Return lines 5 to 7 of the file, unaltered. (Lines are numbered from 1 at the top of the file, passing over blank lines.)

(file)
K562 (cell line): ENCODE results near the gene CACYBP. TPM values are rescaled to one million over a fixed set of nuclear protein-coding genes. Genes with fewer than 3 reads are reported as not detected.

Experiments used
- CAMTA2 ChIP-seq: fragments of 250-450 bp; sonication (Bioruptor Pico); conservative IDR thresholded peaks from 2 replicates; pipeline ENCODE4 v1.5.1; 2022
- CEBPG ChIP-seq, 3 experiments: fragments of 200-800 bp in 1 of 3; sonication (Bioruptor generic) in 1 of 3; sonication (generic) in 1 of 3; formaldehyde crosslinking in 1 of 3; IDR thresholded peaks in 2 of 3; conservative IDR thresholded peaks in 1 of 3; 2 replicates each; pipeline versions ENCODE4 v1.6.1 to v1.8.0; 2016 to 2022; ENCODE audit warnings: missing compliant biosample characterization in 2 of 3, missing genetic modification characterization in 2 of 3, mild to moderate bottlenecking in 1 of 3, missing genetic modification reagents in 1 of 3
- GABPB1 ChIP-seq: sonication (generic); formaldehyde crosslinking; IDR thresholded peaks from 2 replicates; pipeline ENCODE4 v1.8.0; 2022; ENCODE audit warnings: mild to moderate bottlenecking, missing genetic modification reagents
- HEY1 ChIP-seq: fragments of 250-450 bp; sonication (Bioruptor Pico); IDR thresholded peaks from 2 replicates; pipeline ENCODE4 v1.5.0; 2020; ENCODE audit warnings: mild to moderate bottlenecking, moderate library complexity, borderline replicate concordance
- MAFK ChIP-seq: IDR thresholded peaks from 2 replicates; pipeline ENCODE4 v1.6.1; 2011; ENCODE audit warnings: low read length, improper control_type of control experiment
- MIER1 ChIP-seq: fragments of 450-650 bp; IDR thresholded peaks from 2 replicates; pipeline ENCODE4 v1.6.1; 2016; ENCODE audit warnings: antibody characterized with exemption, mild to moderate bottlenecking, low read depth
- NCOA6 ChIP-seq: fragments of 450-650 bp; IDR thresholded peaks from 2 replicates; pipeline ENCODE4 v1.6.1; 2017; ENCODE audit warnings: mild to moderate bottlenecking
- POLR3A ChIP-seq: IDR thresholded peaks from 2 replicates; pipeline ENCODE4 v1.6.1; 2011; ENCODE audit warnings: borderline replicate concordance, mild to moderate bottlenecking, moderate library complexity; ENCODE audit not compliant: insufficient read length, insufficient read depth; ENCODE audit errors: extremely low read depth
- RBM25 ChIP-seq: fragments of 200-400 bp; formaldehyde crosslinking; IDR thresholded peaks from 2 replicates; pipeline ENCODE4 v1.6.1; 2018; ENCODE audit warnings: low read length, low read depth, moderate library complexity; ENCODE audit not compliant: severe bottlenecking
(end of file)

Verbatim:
- GABPB1 ChIP-seq: sonication (generic); formaldehyde crosslinking; IDR thresholded peaks from 2 replicates; pipeline ENCODE4 v1.8.0; 2022; ENCODE audit warnings: mild to moderate bottlenecking, missing genetic modification reagents
- HEY1 ChIP-seq: fragments of 250-450 bp; sonication (Bioruptor Pico); IDR thresholded peaks from 2 replicates; pipeline ENCODE4 v1.5.0; 2020; ENCODE audit warnings: mild to moderate bottlenecking, moderate library complexity, borderline replicate concordance
- MAFK ChIP-seq: IDR thresholded peaks from 2 replicates; pipeline ENCODE4 v1.6.1; 2011; ENCODE audit warnings: low read length, improper control_type of control experiment